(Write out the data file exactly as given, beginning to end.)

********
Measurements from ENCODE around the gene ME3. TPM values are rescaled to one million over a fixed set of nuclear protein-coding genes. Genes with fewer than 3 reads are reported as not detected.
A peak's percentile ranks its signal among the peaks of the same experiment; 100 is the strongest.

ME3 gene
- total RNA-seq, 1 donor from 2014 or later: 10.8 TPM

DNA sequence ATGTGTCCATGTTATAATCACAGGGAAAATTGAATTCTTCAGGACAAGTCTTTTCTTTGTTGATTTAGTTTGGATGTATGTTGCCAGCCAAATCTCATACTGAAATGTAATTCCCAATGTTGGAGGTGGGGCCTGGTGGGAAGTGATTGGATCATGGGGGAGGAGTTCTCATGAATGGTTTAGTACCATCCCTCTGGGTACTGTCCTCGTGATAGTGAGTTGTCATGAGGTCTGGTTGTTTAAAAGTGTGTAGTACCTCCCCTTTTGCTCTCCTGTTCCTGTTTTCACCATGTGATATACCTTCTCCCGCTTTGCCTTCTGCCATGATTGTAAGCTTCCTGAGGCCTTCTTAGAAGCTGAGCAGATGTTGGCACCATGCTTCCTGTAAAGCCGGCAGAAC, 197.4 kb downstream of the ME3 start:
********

Measurements from ENCODE around the gene ME3. TPM values are rescaled to one million over a fixed set of nuclear protein-coding genes. Genes with fewer than 3 reads are reported as not detected.
A peak's percentile ranks its signal among the peaks of the same experiment; 100 is the strongest.

ME3 gene
- total RNA-seq, 1 donor from 2014 or later: 10.8 TPM

DNA sequence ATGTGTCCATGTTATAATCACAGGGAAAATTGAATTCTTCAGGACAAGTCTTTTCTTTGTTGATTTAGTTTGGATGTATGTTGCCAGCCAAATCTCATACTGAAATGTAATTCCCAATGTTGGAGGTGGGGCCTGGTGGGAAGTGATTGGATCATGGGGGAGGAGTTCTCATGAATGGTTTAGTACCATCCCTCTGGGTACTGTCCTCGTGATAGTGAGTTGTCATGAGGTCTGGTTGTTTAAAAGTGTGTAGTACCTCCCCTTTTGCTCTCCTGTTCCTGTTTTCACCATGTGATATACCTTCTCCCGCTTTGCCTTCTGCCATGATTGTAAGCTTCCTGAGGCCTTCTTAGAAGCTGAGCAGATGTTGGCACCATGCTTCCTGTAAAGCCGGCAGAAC, 197.4 kb downstream of the ME3 start: